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The Franchise Memorandum

Ninth Circuit Agrees That Mcdonald’s Is Not A Joint Employer
Posted in Class Actions

In a closely watched case, the United States Court of Appeals for the Ninth Circuit has affirmed a ruling that McDonald’s is not a joint-employer of its California franchisee’s employees. Salazar v. McDonald’s Corp., 2019 WL 4782760 (9th Cir. Oct. 1, 2019). Guadalupe Salazar and other employees of a McDonald’s franchisee in California filed a class action suit against both the franchisee and McDonald’s alleging that defendants, as joint employers, violated various wage-and-hour statutes. After Salazar entered into a settlement agreement with the franchisee, McDonald’s successfully dismissed the suit at summary judgment on the grounds that it was not a joint employer and did not owe Salazar a duty of care. Salazar appealed and the matter was heard by a three-judge panel on the Ninth Circuit.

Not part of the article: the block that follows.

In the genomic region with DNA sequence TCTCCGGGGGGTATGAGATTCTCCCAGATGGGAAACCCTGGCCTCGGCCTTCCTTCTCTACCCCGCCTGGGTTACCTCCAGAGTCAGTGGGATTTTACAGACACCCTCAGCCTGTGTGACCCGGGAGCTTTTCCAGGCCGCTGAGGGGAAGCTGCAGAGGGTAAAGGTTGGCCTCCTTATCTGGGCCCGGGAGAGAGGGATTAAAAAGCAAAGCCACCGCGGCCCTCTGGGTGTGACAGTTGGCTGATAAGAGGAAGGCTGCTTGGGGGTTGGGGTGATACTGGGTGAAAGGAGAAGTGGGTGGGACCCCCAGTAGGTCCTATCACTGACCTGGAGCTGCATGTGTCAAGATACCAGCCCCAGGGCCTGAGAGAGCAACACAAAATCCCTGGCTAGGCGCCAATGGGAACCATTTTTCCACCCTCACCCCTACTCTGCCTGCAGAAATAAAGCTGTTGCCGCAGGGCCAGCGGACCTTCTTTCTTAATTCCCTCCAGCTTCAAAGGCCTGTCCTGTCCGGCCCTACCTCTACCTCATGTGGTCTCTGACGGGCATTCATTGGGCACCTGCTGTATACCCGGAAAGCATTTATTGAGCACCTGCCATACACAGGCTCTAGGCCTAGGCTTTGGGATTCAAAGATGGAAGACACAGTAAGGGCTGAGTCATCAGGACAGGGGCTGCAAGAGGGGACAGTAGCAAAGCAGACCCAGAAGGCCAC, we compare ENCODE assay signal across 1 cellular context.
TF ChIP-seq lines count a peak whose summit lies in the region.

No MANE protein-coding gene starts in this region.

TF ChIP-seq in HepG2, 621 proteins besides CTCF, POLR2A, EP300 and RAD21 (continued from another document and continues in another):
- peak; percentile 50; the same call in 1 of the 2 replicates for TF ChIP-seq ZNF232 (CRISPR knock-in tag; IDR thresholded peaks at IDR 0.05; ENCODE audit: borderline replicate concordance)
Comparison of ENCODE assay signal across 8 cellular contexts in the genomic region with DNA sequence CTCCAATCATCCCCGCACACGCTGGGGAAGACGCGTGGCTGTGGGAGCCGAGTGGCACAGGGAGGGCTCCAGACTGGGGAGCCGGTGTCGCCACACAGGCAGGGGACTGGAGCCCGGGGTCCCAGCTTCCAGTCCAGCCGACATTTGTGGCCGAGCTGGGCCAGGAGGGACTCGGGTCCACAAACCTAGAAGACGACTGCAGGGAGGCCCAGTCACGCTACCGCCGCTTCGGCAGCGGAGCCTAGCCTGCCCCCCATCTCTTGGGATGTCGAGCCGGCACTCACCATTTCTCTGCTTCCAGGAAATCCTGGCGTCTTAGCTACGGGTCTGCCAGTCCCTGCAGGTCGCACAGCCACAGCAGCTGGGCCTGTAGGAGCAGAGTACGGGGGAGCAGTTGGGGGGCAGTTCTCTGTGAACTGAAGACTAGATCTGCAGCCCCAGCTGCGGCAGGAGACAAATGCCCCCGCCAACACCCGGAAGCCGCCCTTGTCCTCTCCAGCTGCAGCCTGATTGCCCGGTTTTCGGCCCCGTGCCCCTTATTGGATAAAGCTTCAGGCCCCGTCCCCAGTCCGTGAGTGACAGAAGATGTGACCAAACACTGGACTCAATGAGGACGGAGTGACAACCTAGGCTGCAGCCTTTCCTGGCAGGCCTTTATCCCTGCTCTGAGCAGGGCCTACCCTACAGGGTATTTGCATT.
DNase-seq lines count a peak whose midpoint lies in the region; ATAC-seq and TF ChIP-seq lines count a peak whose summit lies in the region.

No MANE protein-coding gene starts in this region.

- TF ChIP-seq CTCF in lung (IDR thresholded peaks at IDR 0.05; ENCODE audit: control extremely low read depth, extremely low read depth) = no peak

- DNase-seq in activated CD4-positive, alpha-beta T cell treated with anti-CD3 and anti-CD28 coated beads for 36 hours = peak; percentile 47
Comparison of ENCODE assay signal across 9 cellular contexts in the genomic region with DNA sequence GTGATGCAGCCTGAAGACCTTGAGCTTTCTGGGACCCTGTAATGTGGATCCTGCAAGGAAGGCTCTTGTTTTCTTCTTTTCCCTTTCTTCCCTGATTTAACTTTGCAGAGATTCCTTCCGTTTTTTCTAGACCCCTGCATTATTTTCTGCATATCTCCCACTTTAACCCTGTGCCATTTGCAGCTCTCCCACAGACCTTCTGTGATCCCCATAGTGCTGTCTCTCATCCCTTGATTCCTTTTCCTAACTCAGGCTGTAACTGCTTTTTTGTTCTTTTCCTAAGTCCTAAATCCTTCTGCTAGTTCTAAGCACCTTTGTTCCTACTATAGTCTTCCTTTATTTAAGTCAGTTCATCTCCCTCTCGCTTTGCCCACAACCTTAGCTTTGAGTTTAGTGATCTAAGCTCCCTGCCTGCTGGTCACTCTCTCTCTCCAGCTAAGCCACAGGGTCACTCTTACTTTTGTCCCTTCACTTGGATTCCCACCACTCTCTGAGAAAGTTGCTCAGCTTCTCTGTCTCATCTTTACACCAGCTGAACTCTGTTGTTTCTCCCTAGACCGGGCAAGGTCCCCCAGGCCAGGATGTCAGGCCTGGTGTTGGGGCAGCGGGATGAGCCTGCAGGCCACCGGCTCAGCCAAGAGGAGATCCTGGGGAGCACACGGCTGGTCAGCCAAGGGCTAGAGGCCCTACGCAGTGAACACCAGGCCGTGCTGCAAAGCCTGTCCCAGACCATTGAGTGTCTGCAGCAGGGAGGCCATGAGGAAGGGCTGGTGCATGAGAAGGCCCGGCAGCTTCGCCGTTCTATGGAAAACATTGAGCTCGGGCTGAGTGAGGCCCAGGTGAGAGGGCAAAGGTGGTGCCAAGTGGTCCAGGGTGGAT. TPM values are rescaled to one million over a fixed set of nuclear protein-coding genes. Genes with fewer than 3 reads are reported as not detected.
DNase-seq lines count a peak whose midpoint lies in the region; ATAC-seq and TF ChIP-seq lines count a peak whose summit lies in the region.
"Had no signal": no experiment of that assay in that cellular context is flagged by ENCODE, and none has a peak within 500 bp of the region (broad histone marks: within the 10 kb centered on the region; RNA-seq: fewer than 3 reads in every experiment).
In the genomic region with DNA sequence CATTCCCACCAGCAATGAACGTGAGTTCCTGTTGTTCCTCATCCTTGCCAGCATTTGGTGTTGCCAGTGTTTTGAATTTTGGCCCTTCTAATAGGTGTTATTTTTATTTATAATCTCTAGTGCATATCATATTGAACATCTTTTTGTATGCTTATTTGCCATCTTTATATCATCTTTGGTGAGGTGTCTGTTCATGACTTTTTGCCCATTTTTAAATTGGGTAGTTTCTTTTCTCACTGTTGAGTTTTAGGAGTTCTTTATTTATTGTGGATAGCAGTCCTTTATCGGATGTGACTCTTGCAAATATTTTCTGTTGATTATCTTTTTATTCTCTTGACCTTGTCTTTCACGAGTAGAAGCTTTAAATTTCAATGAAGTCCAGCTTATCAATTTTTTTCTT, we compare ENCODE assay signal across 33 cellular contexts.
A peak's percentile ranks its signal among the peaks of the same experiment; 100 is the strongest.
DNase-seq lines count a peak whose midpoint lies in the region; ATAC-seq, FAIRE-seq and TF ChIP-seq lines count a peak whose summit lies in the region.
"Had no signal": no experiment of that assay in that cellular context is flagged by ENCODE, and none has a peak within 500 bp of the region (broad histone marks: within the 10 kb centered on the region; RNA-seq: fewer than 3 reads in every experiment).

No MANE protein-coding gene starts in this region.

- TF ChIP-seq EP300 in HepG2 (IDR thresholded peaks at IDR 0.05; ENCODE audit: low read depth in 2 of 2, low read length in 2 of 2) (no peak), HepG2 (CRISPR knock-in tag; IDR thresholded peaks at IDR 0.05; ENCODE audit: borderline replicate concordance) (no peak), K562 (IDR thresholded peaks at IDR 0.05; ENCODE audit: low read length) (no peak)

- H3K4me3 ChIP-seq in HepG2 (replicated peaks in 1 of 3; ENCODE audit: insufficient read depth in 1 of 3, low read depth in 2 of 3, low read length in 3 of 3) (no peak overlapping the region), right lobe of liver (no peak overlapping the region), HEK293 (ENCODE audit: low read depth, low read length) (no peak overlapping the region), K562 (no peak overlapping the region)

The Ninth Circuit affirmed the lower court’s ruling, concluding that under California law McDonald’s did not exercise requisite levels of control over the franchisee’s workers, such as control over the wages, hours, or working conditions, and that the franchisor did not meet the “suffer or permit” element of the applicable definition of an employer. Salazar argued that McDonald’s should be liable as a joint employer because it knew that the franchisee was violating wage-and-hour laws since the franchisee was using software recommended and provided by McDonald’s that did not comply with such laws. The Ninth Circuit noted that the proper inquiry in analyzing joint-employer status is whether McDonald’s is Salazar’s employer, not whether McDonald’s caused the franchisee to violate the law or gave the franchisee bad tools or advice. Because McDonald’s did not have the requisite level of control over Salazar’s employment, the court concluded that the franchisor was not a joint employer of Salazar. Additionally, the court rejected Salazar’s argument that McDonald’s was liable under an ostensible-agency theory because McDonald’s did not actually employ Salazar and did not actually exercise control over Salazar’s wages, hours, or working conditions. This case is a significant victory for franchisors in the ever-changing landscape of joint-employer liability.

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